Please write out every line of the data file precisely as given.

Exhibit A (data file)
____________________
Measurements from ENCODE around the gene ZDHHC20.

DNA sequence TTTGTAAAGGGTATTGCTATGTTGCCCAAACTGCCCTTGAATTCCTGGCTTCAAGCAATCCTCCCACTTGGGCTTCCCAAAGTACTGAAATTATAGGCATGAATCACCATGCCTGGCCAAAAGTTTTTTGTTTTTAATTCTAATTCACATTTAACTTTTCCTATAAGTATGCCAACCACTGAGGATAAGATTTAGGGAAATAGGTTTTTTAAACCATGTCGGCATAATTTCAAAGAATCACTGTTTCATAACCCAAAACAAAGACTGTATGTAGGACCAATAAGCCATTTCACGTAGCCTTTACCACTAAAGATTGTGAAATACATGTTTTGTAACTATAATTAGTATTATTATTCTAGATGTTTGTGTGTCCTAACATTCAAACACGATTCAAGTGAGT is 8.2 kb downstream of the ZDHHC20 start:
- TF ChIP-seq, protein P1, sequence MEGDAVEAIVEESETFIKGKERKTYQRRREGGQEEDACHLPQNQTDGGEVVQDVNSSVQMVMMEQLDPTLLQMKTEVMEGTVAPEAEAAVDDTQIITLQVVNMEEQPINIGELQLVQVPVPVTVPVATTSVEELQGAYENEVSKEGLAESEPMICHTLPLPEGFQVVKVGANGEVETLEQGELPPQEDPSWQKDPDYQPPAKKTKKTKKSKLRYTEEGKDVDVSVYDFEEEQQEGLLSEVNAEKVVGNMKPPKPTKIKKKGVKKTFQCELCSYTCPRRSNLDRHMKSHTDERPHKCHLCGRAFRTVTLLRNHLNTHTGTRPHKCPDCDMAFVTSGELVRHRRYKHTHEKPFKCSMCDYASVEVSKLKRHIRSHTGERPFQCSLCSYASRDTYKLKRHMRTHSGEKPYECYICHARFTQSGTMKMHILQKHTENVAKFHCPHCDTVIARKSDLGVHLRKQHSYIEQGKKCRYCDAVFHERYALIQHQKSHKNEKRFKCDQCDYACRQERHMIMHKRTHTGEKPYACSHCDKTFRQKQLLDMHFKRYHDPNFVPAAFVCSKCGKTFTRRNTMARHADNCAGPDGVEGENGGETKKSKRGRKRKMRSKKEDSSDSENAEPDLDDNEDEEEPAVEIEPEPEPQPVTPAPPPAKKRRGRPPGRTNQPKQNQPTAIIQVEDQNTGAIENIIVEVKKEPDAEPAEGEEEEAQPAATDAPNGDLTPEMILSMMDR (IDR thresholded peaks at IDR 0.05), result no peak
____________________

Measurements from ENCODE around the gene ZDHHC20.

DNA sequence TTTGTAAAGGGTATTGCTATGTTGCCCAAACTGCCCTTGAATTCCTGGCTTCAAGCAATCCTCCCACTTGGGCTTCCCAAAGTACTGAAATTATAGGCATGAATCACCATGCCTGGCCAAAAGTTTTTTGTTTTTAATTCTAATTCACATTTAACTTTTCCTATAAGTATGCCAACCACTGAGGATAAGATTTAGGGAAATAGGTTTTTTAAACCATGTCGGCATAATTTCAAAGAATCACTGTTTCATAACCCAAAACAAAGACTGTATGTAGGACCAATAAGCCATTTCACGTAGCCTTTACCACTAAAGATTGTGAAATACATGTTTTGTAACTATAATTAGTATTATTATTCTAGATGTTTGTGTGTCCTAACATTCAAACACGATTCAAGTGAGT is 8.2 kb downstream of the ZDHHC20 start:
- TF ChIP-seq, protein P1, sequence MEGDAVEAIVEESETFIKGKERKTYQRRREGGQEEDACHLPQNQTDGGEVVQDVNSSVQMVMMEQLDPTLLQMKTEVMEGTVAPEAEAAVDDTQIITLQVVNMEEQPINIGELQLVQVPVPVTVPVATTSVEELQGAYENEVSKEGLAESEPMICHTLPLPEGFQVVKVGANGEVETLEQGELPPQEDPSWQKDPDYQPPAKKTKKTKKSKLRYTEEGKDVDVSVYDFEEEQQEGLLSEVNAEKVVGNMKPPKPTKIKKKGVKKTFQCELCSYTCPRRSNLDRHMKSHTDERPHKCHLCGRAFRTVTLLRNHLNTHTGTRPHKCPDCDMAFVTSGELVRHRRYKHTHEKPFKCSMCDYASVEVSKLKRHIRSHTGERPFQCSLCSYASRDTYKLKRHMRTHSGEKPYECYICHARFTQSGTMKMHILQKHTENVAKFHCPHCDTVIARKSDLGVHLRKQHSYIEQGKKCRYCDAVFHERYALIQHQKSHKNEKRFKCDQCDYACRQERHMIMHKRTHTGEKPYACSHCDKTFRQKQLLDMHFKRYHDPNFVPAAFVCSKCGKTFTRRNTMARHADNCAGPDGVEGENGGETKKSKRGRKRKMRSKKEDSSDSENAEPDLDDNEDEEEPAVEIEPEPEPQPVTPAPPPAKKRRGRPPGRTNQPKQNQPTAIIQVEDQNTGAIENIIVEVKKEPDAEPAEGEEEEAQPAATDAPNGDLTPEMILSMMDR (IDR thresholded peaks at IDR 0.05), result no peak